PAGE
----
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TUESDAY, Sept. 22, 2015 (HealthDay News) -- For patients who receive successful resuscitation from in-hospital cardiac arrest, do-not-resuscitate (DNR) orders are generally associated with likelihood of favorable neurological survival, according to a study published in the Sept. 22/29 issue of the Journal of the American Medical Association.
Timothy J. Fendler, M.D., from Saint Luke's Mid America Heart Institute in Kansas City, Mo., and colleagues examined whether patients' decisions for DNR orders correlate with expected prognosis after successful resuscitation from in-hospital cardiac arrest. Data were included for 26,327 patients with return of spontaneous circulation at 406 U.S. hospitals.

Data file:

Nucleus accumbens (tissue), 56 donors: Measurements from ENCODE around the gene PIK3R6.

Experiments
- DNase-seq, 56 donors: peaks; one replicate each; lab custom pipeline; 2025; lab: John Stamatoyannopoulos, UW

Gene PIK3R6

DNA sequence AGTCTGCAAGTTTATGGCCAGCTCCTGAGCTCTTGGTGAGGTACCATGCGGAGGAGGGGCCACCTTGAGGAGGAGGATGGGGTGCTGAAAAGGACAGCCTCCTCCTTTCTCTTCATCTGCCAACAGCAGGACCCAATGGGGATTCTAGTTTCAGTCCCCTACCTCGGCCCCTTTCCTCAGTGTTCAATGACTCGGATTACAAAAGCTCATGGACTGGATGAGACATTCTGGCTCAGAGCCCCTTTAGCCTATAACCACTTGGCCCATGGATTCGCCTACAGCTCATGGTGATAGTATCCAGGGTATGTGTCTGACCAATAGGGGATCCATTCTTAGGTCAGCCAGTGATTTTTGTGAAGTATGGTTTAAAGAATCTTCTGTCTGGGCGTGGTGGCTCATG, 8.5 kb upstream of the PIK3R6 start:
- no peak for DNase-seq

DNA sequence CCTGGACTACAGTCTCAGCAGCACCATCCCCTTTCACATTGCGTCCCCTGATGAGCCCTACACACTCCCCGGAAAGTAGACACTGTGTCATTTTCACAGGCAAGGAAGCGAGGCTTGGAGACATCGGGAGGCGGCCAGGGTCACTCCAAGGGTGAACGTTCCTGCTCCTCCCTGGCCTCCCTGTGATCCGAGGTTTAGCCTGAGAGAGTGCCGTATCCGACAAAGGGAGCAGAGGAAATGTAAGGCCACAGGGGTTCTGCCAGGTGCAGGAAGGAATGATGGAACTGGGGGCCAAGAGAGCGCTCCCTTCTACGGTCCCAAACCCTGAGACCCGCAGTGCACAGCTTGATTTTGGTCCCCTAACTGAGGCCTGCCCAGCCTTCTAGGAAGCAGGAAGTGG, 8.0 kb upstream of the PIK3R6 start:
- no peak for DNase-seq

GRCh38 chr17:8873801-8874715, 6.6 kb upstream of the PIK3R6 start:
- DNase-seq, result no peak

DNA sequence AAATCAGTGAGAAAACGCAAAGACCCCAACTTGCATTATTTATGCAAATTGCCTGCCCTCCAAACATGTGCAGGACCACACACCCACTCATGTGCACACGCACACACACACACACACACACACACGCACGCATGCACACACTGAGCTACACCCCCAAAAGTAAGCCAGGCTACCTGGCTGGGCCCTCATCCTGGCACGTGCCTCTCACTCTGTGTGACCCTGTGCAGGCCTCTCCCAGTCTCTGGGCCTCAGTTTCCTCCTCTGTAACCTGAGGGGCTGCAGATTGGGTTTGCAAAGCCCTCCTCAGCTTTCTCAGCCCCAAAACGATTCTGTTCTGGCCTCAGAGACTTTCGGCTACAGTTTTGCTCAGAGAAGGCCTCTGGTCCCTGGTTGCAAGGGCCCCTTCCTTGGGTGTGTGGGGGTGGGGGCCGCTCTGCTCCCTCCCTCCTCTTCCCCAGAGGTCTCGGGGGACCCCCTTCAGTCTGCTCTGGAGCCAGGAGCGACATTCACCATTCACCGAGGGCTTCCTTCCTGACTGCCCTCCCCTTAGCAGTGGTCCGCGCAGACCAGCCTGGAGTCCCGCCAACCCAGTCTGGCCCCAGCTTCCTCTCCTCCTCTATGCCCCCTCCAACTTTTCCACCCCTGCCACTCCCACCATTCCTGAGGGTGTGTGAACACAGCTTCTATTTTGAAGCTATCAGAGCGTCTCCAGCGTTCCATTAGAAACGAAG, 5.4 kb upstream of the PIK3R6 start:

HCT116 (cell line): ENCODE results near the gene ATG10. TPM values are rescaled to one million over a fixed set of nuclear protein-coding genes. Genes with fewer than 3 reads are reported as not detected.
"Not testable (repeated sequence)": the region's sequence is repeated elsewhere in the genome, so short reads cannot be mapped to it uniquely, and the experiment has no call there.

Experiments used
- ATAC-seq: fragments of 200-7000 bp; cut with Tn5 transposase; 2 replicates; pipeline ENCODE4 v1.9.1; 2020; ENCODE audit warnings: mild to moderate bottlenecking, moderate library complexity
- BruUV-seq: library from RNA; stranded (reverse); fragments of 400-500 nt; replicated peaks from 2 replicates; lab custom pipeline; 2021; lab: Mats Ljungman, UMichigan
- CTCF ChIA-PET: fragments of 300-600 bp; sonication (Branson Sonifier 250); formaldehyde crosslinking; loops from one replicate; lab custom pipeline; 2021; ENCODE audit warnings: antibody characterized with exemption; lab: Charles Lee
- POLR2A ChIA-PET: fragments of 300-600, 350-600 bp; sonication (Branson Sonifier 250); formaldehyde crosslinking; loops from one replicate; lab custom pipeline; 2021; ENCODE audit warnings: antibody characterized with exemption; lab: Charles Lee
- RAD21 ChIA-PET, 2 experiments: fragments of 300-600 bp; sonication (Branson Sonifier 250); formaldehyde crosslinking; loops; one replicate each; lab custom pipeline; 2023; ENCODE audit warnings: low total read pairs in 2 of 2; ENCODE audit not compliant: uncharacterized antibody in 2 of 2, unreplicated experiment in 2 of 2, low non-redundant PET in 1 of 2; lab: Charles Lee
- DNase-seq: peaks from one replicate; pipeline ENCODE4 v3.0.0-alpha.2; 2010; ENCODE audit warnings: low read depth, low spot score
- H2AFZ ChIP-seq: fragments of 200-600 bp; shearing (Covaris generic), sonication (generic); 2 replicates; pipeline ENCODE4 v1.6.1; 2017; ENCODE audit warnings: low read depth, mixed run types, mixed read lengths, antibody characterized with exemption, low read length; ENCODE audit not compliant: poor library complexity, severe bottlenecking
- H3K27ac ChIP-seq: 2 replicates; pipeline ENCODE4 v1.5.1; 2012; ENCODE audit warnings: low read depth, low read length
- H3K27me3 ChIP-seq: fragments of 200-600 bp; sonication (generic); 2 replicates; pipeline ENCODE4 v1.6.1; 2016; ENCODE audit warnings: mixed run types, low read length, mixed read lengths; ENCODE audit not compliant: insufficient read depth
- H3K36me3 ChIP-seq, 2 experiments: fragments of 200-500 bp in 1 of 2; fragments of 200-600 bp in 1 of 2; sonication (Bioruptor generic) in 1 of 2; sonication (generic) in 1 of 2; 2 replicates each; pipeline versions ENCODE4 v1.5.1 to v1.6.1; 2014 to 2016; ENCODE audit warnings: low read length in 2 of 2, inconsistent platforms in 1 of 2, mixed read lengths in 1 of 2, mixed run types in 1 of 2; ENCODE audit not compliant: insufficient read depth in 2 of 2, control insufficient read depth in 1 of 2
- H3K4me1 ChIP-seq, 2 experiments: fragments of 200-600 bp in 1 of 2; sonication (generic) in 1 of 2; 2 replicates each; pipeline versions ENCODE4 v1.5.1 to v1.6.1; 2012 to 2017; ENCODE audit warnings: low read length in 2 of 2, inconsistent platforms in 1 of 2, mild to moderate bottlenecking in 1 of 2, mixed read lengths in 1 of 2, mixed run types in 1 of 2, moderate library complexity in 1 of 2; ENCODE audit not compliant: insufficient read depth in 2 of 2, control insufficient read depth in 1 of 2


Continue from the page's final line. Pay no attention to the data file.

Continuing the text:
The researchers found that 22.6 percent of patients had DNR orders within 12 hours of return of spontaneous circulation. Patients with versus without DNR orders were older and had higher rates of comorbidities. Overall, 7.1 percent of patients with the best prognosis had DNR orders, with a predicted favorable neurological survival of 64.7 percent. Thirty-six percent of those with the worst expected prognosis had DNR orders, with a predicted rate for favorable neurological survival of 4.0 percent (P < 0.001 for both trends). Patients without DNR orders had a higher actual rate of favorable neurological survival than those with DNR orders (30.5 versus 1.8 percent); the pattern of lower survival among patients with DNR orders was seen regardless of expected prognosis.
"Although DNR orders after in-hospital cardiac arrest were generally aligned with patients' likelihood of favorable neurological survival, only one-third of patients with the worst prognosis had DNR orders," the authors write. "Patients with DNR orders had lower survival than those without DNR orders, including those with the best prognosis."
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Updated on May 31, 2022